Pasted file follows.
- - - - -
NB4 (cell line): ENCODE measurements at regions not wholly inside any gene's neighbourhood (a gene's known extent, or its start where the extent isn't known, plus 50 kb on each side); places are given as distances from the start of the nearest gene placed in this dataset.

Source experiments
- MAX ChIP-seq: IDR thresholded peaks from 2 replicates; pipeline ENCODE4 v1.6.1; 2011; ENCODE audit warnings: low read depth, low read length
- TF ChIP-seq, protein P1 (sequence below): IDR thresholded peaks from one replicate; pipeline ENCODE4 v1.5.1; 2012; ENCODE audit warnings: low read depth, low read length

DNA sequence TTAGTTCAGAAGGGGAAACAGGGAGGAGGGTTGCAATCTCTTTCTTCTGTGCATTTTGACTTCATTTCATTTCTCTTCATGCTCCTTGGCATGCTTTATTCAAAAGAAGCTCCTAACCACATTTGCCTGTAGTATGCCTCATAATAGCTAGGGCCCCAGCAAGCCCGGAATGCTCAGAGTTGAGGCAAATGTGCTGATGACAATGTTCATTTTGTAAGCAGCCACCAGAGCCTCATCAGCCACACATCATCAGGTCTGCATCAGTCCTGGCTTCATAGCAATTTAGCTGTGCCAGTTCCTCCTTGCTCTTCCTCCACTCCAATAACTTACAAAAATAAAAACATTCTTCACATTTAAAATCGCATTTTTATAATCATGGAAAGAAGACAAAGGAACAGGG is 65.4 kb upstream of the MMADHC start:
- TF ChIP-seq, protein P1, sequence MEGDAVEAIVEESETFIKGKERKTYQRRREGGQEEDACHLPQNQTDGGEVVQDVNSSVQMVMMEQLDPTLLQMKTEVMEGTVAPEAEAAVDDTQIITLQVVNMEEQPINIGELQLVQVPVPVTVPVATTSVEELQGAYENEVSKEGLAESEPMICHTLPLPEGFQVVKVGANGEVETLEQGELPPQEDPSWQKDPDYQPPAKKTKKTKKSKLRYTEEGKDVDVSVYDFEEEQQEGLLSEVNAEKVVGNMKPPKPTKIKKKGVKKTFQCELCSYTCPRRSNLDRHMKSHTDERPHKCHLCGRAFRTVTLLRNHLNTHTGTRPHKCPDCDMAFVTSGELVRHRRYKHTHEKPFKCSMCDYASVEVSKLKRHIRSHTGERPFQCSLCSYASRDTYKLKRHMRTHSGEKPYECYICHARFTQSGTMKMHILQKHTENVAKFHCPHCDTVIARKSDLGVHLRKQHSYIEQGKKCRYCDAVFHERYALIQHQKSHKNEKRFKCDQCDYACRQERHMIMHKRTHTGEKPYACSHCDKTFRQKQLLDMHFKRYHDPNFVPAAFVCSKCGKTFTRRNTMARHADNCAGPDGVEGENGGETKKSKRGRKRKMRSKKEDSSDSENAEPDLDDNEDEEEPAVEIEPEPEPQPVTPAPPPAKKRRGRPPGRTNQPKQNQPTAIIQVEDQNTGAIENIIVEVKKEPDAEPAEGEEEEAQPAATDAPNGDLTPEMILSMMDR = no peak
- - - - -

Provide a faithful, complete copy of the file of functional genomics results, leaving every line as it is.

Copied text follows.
NB4 (cell line): ENCODE measurements at regions not wholly inside any gene's neighbourhood (a gene's known extent, or its start where the extent isn't known, plus 50 kb on each side); places are given as distances from the start of the nearest gene placed in this dataset.

Source experiments
- MAX ChIP-seq: IDR thresholded peaks from 2 replicates; pipeline ENCODE4 v1.6.1; 2011; ENCODE audit warnings: low read depth, low read length
- TF ChIP-seq, protein P1 (sequence below): IDR thresholded peaks from one replicate; pipeline ENCODE4 v1.5.1; 2012; ENCODE audit warnings: low read depth, low read length

DNA sequence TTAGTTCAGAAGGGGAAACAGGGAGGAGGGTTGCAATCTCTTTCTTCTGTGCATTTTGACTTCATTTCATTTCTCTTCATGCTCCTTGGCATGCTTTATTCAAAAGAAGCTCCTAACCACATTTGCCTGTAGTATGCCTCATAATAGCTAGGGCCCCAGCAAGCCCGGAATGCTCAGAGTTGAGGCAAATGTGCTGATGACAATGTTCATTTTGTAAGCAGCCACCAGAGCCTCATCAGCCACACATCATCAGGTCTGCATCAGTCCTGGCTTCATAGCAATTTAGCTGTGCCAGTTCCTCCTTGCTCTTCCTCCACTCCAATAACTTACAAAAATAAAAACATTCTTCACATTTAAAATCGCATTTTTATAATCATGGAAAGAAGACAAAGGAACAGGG is 65.4 kb upstream of the MMADHC start:
- TF ChIP-seq, protein P1, sequence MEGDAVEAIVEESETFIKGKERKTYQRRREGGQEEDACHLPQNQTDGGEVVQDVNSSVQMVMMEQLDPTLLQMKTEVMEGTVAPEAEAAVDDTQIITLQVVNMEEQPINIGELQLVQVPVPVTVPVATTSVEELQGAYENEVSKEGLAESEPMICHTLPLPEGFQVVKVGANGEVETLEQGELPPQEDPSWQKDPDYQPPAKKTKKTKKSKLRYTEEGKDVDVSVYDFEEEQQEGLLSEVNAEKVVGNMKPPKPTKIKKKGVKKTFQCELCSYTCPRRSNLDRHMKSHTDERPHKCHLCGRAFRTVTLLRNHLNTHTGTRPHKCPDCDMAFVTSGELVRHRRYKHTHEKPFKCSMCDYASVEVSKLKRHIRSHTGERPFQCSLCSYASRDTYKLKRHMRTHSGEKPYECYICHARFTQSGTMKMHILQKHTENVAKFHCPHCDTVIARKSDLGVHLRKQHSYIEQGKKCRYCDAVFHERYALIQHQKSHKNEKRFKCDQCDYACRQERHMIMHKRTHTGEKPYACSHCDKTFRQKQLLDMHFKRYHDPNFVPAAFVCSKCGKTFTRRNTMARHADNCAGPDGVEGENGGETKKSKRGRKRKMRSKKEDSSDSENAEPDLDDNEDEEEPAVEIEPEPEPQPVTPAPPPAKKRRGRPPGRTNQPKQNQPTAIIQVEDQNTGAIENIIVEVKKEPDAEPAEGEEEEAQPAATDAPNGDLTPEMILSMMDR = no peak